You see, after about March, California has a natural drought cycle that doesn't end until about November; we call it summer. Unfortunately, that naturally dry season hasn't really ended for the past few years so our normal drought season has been really long.
Not that that has anything to do with our busy barn day except for the fact that I did a ton of sweeping to remove the heavy pile of dust from our tack room and feed storage area.
My barn owners did the heavy lifting though. First they tackled the manure pile, rotating the as of yet un-composted material, and then they spread the "good stuff."
They also worked the arena. There is nothing better than a freshly dragged arena!
Once the dragging was done, I used my awesome t-squares and meter tape to re-build my dressage court. Before the t-squares, the job used to take me a good hour and a half. This time, 32 minutes, and that included digging out my supplies and returning them to their storage places.
I finished off the already busy day with a lesson, which went great, but I'll write about that tomorrow!
Ha ha, I crack myself up; foot footage. That's as good as a movement movie. I wish I had thought to take a video clip when Speedy was really lame, because after watching this clip, you're going to wonder why all of the fuss. I am beginning to wonder myself.
The whole thing started four weeks ago with an overnight lameness. He was sound when he went to bed, and dead lame the next morning. After a chiropractic visit, he was again sound by Friday only to turn up dead lame again on the weekend. We went through that cycle for three weeks: he would get sound by Friday, only to be dead lame by Saturday. We took him to the vet last Monday where he presented quite lame. By Tuesday he looked nearly sound, and by this weekend, he looked like this.
I've already shared the vet's diagnosis: abscess, bone bruise, or damage to the collateral ligament. It has always felt like an abscess to me, but there is no tell-tale "blowout" to prove it. Until I know otherwise, I am treating it like a collateral ligament injury.
Since returning from the vet, he hasn't shown that horrible degree of lameness that the vet saw. To me, he looks a little bit sore on the right front, but nothing like it was. And so far, he hasn't returned to the pattern of repeated lameness by the weekend, which was such a baffling phenomenon. What would cause a horse to cycle through a lameness so predictably?
I've closed off his stall so that he can't access his "outside" paddock, which has limited how much he can move around. I've also been hand walking him daily, which I was doing even before the vet visit. He is also on a tablespoon of aspirin daily.
I can't imagine that those few changes are enough to help a collateral ligament settle down. If I am wrong please let me know! I just hate wasting 6 months of time if this really has nothing to do with a soft tissue injury. I am not in a rush if it is, but I sure wish I had a cheaper way to know for sure (the $2800 MRI was just too expensive for this girl).
Until something confirms an abscess, Speedy is on a diet of daily hand walking (5 weeks to go), aspirin (3 weeks to go), and lots of scratches in all the right places (no end date).
I rarely share stuff that's not horse related, but this was just so much fun that I can't resist!
My husband and I have been together for almost 24 years (we started dating in November 1990 and were married in the summer of 1994). Even after so many years, we spend a lot of time together. We travel, we go on dates, we eat dinner together every night, we laugh, he still brings me flowers, he still brings me random treats because I might like them, and on and on. He's a great guy who lets me just be myself and follow my own dreams. He also understands my horse thing and supports it where he can.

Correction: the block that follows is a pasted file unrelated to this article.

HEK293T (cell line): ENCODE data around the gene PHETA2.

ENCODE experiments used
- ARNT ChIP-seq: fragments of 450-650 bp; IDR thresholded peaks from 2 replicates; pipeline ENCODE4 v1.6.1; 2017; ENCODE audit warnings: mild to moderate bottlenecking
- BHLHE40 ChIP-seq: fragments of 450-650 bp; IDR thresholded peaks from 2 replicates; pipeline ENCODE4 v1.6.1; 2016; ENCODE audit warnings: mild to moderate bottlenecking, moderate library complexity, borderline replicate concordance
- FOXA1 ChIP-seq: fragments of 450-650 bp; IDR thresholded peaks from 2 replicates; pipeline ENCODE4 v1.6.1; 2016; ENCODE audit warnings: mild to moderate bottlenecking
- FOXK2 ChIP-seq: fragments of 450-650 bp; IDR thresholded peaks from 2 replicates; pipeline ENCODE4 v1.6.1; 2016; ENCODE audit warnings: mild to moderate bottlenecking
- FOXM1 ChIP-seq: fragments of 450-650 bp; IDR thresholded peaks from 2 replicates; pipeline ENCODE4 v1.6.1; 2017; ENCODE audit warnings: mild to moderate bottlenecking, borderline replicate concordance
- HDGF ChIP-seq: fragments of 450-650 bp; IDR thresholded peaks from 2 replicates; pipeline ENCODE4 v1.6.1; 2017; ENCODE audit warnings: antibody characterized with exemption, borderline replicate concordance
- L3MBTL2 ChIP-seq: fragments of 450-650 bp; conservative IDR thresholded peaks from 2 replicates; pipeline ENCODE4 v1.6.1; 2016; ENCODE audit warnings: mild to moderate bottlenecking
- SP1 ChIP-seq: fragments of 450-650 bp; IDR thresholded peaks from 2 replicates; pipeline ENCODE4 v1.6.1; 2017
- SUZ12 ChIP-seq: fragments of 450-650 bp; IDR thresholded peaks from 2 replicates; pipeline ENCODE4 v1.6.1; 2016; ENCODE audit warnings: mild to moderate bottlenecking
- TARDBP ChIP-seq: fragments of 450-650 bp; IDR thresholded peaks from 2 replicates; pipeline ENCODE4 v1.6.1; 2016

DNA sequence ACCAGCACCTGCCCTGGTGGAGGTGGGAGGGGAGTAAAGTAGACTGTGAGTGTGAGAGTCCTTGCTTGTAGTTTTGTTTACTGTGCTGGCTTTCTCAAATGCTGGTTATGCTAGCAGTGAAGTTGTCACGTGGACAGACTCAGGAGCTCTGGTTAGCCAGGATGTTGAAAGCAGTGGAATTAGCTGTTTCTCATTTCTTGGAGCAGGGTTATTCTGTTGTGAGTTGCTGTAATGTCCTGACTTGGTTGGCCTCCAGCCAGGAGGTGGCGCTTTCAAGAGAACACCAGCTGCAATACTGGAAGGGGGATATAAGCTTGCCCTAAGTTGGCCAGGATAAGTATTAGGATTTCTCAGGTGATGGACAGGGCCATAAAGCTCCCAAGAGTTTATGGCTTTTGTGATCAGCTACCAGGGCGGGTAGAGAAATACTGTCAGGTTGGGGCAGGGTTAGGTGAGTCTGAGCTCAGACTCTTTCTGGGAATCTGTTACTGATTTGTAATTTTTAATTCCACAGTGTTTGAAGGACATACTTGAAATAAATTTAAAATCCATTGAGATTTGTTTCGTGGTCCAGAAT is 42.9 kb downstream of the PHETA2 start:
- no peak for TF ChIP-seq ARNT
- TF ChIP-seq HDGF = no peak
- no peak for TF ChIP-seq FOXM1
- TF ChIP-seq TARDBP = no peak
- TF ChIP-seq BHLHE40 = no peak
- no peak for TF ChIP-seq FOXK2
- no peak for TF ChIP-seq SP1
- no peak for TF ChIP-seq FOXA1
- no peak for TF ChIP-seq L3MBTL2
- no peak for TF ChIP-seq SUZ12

I am not a very impulsive person, okay, I am not impulsive at all, but I really wanted to do something fun and spontaneous for him for Valentine's Day. So about mid-week, I told Hubby that we had to pick up his gift very early on Saturday morning. By Friday night, I was bursting with excitement. Mostly because I had kept a secret, and I knew his gift was going to be a big surprise!
We loaded up bottles of water and the dog, and headed out on the hour drive to his "retrieve" his gift. My husband is pretty smart though, and with no hints from me, guessed where we were going. I was taking him skydiving!
With only an hour's worth of notice, Hubby suited up, went through a brief training, and did a tandem skydive from over 10,000 feet [post-publish edit]!
Hubby had a great time and even said he'd do it again. If you live in this part of California and are interested in skydiving, give Skydive Taft a call; they're a very friendly group and seemed genuinely interested in making your dive fun and safe.
Lelo, hubby's instructor, shot the photos and video.
About the Writer and Rider
I am a lifelong rider.
I began endurance riding in 1996 where I ultimately completed five, one-day 100 mile races, the 200-mile Death Valley Encounter, and numerous other 50, 65, and 75 mile races. I began showing dressage in 2010.
Welcome to my dressage journey.
About Speedy G
Speedy went from endurance horse to dressage horse. After helping me earn a USDF Bronze medal in the summer of 2020, he is now semi-retired. Speedy is a 2004, 15'1 hand, purebred Arabian gelding. His Arabian Horse Registry name is G Ima Starr FA.
Izzy was started as a four-year old and then spent the next 18 months in pasture growing up. I bought him as a six-year old, and together, we are showing at the lower levels. He is a 2008, 16'3 hand warmblood gelding. His Rheinland Pfalz-saar International (RPSI) name is Imperioso.
National Rider Awards
State Rider Awards
State Horse Awards
CDS Sapphire Rider Award
Third Level: 63.514%
Third Level: 62.105%
2023 Show Season
(r) Ride-a-Test Clinic
2023 Show Schedule
2023 Completed …
2023 Qualifying Scores
Regional Adult Amateur Competition (RAAC)
Qualifying Training Level
3 Scores/2 Judges/60%: